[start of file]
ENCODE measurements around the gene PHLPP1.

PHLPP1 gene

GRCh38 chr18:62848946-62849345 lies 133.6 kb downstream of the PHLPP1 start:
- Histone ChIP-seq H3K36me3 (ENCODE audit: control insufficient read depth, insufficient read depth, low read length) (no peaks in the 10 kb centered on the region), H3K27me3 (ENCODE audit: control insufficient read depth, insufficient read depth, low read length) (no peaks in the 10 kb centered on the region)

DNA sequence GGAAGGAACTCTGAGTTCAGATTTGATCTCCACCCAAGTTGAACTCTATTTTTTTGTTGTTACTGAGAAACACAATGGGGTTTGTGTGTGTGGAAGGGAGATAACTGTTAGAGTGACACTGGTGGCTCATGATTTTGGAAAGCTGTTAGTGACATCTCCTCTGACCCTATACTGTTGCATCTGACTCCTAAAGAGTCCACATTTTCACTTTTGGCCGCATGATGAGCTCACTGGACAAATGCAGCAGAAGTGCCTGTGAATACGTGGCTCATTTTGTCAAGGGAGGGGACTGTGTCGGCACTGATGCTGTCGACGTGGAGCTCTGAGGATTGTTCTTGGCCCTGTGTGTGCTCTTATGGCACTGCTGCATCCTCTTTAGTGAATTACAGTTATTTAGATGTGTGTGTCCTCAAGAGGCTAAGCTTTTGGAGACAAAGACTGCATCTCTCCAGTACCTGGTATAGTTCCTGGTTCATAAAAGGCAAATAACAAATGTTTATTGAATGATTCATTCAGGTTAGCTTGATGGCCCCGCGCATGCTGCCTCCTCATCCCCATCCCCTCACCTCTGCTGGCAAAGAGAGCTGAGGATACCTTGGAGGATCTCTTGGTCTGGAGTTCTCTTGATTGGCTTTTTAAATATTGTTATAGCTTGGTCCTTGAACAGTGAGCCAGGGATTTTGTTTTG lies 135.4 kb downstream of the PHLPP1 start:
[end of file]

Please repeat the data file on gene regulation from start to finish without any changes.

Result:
ENCODE measurements around the gene PHLPP1.

PHLPP1 gene

GRCh38 chr18:62848946-62849345 lies 133.6 kb downstream of the PHLPP1 start:
- Histone ChIP-seq H3K36me3 (ENCODE audit: control insufficient read depth, insufficient read depth, low read length) (no peaks in the 10 kb centered on the region), H3K27me3 (ENCODE audit: control insufficient read depth, insufficient read depth, low read length) (no peaks in the 10 kb centered on the region)

DNA sequence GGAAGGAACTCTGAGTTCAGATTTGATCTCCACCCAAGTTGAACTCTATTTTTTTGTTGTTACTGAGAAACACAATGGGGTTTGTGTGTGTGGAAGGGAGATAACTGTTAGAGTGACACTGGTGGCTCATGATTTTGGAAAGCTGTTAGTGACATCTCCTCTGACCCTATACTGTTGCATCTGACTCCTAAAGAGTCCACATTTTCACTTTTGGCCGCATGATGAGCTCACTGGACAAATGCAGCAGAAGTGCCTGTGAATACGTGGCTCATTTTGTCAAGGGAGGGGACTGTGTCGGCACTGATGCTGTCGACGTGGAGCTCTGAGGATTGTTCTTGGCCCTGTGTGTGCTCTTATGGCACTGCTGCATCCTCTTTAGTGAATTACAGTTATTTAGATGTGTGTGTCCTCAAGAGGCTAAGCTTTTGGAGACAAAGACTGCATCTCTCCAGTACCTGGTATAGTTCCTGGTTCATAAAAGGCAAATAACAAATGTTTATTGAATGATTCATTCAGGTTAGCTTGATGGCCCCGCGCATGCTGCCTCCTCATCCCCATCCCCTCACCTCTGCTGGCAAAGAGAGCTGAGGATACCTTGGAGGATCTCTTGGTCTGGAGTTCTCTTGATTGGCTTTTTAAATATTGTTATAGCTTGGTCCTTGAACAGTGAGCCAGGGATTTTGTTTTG lies 135.4 kb downstream of the PHLPP1 start: